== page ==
It is not surprising, then, that the highest levels of pay for directors of communications have recently been highlighted.
However, it should be a source of concern that salaries and responsibilities vary so greatly across local government.
Research from councils shows the average salary for the senior communications post was £61,000 in 2008 and the span was remarkable – nearly £100,000 – with salaries ranging from £34,000 up to £130,000.
While the higher salaries tend to be in London and at the county councils, there doesn’t seem to be any consistent agreement on what constitutes a head or director of communications role.
Across the country there is a plethora of senior communications roles. Some cover customer service and consultation. Many have nominal responsibility for marketing, and an increasing number cover digital communications. They demand various attributes from the post holder yet too few include a holistic responsibility for reputation, oversight of research and a meaningful role in developing strategy in the role.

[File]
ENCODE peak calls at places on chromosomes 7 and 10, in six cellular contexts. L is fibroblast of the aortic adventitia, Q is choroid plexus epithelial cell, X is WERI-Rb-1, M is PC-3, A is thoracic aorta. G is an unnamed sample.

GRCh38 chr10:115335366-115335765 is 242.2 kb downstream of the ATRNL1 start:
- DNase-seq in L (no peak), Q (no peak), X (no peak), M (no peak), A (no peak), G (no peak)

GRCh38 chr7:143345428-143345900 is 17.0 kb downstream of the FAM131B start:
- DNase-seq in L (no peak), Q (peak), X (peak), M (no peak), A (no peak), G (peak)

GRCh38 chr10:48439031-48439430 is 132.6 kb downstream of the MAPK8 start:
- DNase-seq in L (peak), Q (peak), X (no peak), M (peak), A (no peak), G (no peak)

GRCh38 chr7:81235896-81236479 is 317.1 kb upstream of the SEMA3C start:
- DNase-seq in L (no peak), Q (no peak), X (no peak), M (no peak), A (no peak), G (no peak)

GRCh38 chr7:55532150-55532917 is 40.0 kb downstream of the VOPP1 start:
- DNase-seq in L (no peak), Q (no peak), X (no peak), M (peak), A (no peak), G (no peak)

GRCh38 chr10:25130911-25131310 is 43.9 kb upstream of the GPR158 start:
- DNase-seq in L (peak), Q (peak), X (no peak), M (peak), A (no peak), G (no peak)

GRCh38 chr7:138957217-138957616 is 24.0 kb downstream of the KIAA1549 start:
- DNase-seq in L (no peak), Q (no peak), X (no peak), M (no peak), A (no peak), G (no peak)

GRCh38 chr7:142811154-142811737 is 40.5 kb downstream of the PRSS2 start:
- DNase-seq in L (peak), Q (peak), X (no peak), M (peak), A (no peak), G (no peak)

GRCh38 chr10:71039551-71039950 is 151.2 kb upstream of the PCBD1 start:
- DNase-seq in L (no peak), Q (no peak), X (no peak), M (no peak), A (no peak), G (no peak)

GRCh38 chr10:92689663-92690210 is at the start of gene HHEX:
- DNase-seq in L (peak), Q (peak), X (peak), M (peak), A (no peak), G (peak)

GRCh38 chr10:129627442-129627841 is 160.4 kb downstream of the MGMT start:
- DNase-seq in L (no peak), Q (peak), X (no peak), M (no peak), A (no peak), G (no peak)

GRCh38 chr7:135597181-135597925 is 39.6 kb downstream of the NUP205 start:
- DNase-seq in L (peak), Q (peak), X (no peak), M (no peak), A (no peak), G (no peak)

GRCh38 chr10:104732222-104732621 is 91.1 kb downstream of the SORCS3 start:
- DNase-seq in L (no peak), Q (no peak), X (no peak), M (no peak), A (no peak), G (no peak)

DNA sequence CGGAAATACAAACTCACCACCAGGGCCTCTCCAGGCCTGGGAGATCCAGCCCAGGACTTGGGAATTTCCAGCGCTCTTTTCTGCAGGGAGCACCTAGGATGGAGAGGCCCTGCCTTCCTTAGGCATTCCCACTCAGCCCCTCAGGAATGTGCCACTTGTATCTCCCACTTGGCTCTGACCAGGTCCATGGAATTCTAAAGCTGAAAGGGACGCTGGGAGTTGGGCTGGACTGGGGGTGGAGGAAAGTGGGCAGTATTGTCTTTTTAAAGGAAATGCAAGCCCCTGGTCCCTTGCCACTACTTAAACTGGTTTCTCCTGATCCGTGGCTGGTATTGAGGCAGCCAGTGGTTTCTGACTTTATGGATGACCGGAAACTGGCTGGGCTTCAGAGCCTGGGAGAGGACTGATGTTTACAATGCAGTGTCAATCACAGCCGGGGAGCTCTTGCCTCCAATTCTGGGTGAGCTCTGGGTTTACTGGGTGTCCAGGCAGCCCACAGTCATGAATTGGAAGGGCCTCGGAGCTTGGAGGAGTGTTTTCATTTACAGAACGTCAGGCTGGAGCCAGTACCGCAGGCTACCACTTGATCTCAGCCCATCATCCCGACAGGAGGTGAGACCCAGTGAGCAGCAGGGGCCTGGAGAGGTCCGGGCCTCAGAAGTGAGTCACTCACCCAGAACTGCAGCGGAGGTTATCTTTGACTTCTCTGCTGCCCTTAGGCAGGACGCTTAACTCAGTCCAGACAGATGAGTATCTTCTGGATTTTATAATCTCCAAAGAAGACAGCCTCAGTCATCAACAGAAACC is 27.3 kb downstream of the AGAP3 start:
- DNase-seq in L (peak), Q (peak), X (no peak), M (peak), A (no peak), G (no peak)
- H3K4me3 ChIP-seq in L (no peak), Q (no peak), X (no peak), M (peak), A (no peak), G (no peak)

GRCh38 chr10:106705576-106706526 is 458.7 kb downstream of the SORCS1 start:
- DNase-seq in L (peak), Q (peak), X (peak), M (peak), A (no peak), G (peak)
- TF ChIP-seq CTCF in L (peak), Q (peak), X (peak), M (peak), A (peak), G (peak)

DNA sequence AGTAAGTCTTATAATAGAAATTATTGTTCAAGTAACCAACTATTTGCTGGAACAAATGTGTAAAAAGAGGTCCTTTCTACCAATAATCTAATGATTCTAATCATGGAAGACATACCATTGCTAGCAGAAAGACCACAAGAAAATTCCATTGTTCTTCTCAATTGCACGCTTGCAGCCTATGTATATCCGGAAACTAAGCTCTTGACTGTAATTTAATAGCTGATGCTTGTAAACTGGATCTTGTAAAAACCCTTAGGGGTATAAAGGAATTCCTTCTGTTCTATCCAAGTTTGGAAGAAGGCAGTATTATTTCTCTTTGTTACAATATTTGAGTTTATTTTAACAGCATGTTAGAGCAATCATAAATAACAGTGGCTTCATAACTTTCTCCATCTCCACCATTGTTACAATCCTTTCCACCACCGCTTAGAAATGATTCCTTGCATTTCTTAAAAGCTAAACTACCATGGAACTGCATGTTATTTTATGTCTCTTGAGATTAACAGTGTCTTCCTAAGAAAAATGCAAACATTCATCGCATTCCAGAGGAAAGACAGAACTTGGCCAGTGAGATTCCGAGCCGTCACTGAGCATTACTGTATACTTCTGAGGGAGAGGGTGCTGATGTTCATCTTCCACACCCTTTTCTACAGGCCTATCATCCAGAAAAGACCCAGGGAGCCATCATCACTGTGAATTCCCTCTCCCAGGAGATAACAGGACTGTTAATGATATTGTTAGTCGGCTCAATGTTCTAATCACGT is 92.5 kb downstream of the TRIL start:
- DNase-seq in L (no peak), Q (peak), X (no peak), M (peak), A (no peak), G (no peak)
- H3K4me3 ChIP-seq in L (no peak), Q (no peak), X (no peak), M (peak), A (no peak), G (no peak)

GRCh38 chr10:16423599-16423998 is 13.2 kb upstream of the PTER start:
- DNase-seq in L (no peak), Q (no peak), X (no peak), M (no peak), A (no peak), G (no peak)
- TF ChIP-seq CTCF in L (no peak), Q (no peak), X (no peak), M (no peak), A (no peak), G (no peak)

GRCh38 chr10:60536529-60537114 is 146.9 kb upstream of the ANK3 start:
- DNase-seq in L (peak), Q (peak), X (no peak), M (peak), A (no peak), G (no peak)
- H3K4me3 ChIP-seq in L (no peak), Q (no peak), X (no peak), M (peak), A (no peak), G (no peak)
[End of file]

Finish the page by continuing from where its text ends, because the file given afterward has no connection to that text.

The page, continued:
There will always be differences in pay based on the scale of the job, but there should be a national standard for the role to focus on common objectives, enable evaluation of effectiveness and allow the next generation of heads of communications to understand what they have to do to progress.
The sector is trying to meet this challenge through the LGcommunications ‘Commission on Senior Roles’ and the CIPR’s ‘Second Steps’ programme. The commission, which will report in May, will offer a set of objectives that should serve as a yardstick to measure an effective head of communications.
Transparency for the taxpayer and credibility for our colleagues means we must position our top roles as senior executive posts contributing to the corporate agenda, not simply managing a press office.